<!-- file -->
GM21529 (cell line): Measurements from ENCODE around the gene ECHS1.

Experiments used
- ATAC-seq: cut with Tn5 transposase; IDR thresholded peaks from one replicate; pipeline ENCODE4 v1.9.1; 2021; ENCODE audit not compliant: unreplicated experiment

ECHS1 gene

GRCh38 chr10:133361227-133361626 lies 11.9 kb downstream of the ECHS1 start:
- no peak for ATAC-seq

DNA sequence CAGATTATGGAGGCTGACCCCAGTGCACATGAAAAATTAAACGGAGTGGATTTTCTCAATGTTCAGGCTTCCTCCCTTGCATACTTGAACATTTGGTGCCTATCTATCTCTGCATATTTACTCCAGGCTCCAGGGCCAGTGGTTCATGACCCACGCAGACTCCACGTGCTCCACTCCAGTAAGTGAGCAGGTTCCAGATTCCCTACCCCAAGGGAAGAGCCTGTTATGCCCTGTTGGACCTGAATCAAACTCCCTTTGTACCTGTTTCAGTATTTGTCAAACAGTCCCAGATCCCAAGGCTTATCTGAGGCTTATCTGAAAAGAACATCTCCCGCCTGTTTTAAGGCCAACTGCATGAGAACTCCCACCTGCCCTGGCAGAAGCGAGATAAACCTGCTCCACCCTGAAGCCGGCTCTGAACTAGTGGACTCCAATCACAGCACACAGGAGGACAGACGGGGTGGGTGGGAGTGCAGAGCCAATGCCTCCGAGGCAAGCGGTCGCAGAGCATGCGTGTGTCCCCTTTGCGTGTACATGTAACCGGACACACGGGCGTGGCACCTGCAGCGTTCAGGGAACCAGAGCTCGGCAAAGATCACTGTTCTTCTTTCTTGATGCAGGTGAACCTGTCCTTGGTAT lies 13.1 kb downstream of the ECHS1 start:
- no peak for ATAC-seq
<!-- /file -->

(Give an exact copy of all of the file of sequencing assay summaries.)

GM21529 (cell line): Measurements from ENCODE around the gene ECHS1.

Experiments used
- ATAC-seq: cut with Tn5 transposase; IDR thresholded peaks from one replicate; pipeline ENCODE4 v1.9.1; 2021; ENCODE audit not compliant: unreplicated experiment

ECHS1 gene

GRCh38 chr10:133361227-133361626 lies 11.9 kb downstream of the ECHS1 start:
- no peak for ATAC-seq

DNA sequence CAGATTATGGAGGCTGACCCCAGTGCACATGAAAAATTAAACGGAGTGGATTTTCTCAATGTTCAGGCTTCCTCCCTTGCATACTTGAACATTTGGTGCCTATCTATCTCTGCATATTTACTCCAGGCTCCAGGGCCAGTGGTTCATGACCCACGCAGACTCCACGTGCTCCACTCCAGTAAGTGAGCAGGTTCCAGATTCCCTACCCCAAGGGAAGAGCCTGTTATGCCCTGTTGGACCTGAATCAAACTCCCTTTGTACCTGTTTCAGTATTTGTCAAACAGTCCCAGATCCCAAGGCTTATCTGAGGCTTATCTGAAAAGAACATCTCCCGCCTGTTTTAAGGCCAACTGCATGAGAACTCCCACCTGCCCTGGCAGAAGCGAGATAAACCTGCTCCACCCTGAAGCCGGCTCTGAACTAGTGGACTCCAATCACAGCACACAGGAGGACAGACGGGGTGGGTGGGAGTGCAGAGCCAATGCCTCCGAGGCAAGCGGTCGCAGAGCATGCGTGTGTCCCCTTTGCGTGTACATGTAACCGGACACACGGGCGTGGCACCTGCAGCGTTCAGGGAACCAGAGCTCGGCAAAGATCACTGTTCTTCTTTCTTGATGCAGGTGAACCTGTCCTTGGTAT lies 13.1 kb downstream of the ECHS1 start:
- no peak for ATAC-seq